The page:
Antonio Vivaldi went down in history as a creator of the instrumental concert genre and the father of orchestral music. He was born in Venice on the 4th of March 1678. Vivaldi was a weak and sickly child suffering from asthma, however could not stop him from devoting himself completely to music. His father, Giovanni Batista a professional violinist, taught his elder son Antonio to play the violin. With his father young Antonio met the best musicians of Venice of that time and gave concerts in local churches. He also worked as a violin teacher and later as a music director at the orphanage Ospedalle della Pieta. Meanwhile he composed concertos, sacred works and vocal music and in 1713 he achieved great recognition with his sacred choral music. Vivaldi got captivated by the world of opera and worked both as opera composer and impresario at the Teatro San Angelo. In 1717 he obtained a prestigious position by the prince court in Manua as a director of secular music and worked there until around 1720. During that time he composed his world‐renowned masterpiece The Four Seasons.

In the 1730's his career dwindled as his music became unfashionable and the great composer died in poverty. It took the world two centuries to rediscover and reevaluate Vivaldi’s music, as it was buried into oblivion after his death. In the early 20th century many previously unknown works were found and immediately captured the hearts of the music lovers.

Georges Bizet


Georges Bizet devoted his relatively short life of 36 years to the musical theatre. The opera Carmen, pearl of his oeuvre, is still one of the most frequently performed operas in the world. He was born in 1838 into a musically educated family – his father was a singing teacher and his mother a professional piano player. At the age of 4, young George could already read notes and play the piano, and six years later he became enrolled at the Paris Conservatory. After finishing his studies, Bizet won the prestigious Prix de Rome for his cantata Clovis et Clotilde, that allowed him to work solely on his own compositions for five years. He spent four rather carefree years in Italy from 1857 to 1860 where he travelled, composed and developed his talent. After coming back to Paris, he faced struggles and found it very difficult to achieve recognition for his music. In order to make a living, he gave private lessons, composed light entertaining music and made arrangements of piano works by other composers. In fact, he could have easily become a successful pianist as he was a virtuoso piano player and once impressed Franz Liszt himself with the performance of one of Liszt’s piano compositions. But Georges Bizet did not look for a way to make easy money and was adamant about his intention to only compose music.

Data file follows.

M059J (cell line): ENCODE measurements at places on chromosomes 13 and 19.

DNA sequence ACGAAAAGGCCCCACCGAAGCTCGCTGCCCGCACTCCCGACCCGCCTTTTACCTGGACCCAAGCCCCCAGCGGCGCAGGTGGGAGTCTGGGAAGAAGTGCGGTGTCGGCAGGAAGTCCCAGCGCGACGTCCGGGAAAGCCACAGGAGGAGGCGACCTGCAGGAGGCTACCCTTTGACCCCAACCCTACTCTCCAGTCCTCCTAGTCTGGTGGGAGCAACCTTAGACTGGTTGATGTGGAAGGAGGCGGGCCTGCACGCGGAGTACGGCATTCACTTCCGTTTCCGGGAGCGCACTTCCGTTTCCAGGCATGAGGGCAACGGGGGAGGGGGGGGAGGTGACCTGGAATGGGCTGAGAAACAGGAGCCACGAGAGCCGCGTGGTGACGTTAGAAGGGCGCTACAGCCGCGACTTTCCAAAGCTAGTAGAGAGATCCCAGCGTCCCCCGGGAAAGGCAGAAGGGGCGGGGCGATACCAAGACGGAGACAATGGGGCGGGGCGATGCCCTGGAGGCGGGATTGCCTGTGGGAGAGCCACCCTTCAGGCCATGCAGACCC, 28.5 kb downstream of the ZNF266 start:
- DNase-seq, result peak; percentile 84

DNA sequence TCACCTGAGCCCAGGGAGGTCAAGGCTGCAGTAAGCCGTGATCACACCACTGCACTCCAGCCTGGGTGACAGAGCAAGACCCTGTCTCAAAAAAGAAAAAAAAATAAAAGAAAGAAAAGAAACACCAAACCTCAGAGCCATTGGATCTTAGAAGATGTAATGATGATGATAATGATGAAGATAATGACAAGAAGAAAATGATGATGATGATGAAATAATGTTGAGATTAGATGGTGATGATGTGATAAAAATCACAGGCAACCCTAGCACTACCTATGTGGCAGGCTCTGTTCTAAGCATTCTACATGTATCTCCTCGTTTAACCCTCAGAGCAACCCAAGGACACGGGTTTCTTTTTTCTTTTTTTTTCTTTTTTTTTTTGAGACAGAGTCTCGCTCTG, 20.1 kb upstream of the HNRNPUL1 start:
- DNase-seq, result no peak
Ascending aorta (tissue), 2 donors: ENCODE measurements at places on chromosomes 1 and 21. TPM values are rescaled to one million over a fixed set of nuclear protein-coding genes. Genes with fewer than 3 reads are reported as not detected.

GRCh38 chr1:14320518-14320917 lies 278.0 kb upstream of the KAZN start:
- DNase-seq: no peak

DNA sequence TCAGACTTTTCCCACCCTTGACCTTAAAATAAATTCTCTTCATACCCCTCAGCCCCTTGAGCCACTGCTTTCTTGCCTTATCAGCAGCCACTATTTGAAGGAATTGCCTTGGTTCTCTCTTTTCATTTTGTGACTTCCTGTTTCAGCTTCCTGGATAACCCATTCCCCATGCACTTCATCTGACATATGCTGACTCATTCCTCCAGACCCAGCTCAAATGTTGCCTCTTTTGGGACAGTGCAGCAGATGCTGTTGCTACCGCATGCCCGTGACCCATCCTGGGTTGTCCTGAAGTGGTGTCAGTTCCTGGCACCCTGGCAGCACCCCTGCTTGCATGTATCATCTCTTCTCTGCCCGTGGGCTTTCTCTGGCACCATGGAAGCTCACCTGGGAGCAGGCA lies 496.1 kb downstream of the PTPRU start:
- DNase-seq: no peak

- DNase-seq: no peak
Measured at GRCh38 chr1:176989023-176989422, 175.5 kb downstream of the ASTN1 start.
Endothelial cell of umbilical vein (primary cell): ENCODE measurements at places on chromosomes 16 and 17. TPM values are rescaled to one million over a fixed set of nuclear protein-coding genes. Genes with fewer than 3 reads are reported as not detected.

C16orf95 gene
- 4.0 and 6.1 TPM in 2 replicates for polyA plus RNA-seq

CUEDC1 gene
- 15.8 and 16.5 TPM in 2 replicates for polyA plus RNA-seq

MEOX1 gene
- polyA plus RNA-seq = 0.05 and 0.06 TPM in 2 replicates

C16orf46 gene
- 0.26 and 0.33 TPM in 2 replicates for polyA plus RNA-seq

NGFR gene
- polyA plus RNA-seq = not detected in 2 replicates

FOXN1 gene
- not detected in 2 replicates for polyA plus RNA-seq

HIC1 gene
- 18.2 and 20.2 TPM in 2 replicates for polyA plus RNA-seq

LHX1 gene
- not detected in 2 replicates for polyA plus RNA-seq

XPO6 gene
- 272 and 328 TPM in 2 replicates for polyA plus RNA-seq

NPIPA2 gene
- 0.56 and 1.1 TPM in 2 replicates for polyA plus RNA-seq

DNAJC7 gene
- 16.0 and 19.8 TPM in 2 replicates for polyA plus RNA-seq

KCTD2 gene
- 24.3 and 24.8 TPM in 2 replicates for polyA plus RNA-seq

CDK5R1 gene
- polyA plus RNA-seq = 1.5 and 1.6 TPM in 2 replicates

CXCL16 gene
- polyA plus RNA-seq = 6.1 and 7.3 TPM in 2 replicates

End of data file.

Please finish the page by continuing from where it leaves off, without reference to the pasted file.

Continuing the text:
In 1872 he wrote two operas, Djamileh and L’Arlesienne, which were received very coldly but now are considered to be a representation of Bizet’s artistic maturity. Soon before his death in 1875, Carmen premiered in the Opera Comique, but the audience’s verdict was rather negative. Never having witnessed public acclaim during his life, George Bizet now is one of the most famous opera composers in history.

Gioachino Rossini


Gioachino Rossini was an Italian composer of the 19th century. He made his debut at the age of 18 and soon became one the most popular opera composer in history. His best known operas are The Barber of Seville Il barbiere di Siviglia, The Italian Girl in Algiers L'italiana in Algeri, and Cinderella La Cenerentola. In general, his style can be defined as song‐like melodic which earned him the nickname of 'the Italian Mozart”. Later on he became famous for his exciting buildup of orchestral sound over a repeated phrase, which is now known as a 'Rossini crescendo”.